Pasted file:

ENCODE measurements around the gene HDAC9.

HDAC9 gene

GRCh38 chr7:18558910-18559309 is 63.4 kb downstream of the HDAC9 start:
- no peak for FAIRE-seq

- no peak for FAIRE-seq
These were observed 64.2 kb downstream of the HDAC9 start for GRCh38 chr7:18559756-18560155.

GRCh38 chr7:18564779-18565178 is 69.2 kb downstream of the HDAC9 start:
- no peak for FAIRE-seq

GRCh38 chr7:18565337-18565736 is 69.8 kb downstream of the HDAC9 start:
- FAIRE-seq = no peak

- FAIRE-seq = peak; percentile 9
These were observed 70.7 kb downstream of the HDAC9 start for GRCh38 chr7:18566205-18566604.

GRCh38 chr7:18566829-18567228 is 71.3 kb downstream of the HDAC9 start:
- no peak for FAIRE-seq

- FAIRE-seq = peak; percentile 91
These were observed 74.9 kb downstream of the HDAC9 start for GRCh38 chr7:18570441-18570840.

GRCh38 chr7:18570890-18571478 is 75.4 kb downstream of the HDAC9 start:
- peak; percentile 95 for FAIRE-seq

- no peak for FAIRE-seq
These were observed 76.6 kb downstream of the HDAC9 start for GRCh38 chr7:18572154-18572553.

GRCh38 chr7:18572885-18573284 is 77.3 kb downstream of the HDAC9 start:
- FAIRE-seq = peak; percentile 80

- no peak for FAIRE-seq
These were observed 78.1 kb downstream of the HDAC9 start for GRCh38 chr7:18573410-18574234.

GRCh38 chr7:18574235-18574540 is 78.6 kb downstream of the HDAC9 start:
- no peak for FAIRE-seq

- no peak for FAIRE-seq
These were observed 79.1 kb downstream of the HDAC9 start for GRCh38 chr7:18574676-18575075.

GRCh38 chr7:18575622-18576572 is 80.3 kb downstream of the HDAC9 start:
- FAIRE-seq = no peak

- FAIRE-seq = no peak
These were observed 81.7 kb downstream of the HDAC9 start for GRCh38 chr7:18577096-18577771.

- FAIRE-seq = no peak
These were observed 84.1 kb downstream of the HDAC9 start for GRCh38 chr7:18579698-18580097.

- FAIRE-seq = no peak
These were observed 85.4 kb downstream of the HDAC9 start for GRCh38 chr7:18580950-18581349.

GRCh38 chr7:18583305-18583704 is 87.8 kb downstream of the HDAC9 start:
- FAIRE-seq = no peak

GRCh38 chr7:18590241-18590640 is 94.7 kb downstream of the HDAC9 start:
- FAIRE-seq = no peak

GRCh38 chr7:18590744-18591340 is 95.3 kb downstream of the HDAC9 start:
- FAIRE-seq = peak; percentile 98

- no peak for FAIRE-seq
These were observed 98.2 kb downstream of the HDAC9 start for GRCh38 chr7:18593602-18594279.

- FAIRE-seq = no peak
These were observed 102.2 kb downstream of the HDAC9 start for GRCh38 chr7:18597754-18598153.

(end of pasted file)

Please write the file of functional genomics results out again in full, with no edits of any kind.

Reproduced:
ENCODE measurements around the gene HDAC9.

HDAC9 gene

GRCh38 chr7:18558910-18559309 is 63.4 kb downstream of the HDAC9 start:
- no peak for FAIRE-seq

- no peak for FAIRE-seq
These were observed 64.2 kb downstream of the HDAC9 start for GRCh38 chr7:18559756-18560155.

GRCh38 chr7:18564779-18565178 is 69.2 kb downstream of the HDAC9 start:
- no peak for FAIRE-seq

GRCh38 chr7:18565337-18565736 is 69.8 kb downstream of the HDAC9 start:
- FAIRE-seq = no peak

- FAIRE-seq = peak; percentile 9
These were observed 70.7 kb downstream of the HDAC9 start for GRCh38 chr7:18566205-18566604.

GRCh38 chr7:18566829-18567228 is 71.3 kb downstream of the HDAC9 start:
- no peak for FAIRE-seq

- FAIRE-seq = peak; percentile 91
These were observed 74.9 kb downstream of the HDAC9 start for GRCh38 chr7:18570441-18570840.

GRCh38 chr7:18570890-18571478 is 75.4 kb downstream of the HDAC9 start:
- peak; percentile 95 for FAIRE-seq

- no peak for FAIRE-seq
These were observed 76.6 kb downstream of the HDAC9 start for GRCh38 chr7:18572154-18572553.

GRCh38 chr7:18572885-18573284 is 77.3 kb downstream of the HDAC9 start:
- FAIRE-seq = peak; percentile 80

- no peak for FAIRE-seq
These were observed 78.1 kb downstream of the HDAC9 start for GRCh38 chr7:18573410-18574234.

GRCh38 chr7:18574235-18574540 is 78.6 kb downstream of the HDAC9 start:
- no peak for FAIRE-seq

- no peak for FAIRE-seq
These were observed 79.1 kb downstream of the HDAC9 start for GRCh38 chr7:18574676-18575075.

GRCh38 chr7:18575622-18576572 is 80.3 kb downstream of the HDAC9 start:
- FAIRE-seq = no peak

- FAIRE-seq = no peak
These were observed 81.7 kb downstream of the HDAC9 start for GRCh38 chr7:18577096-18577771.

- FAIRE-seq = no peak
These were observed 84.1 kb downstream of the HDAC9 start for GRCh38 chr7:18579698-18580097.

- FAIRE-seq = no peak
These were observed 85.4 kb downstream of the HDAC9 start for GRCh38 chr7:18580950-18581349.

GRCh38 chr7:18583305-18583704 is 87.8 kb downstream of the HDAC9 start:
- FAIRE-seq = no peak

GRCh38 chr7:18590241-18590640 is 94.7 kb downstream of the HDAC9 start:
- FAIRE-seq = no peak

GRCh38 chr7:18590744-18591340 is 95.3 kb downstream of the HDAC9 start:
- FAIRE-seq = peak; percentile 98

- no peak for FAIRE-seq
These were observed 98.2 kb downstream of the HDAC9 start for GRCh38 chr7:18593602-18594279.

- FAIRE-seq = no peak
These were observed 102.2 kb downstream of the HDAC9 start for GRCh38 chr7:18597754-18598153.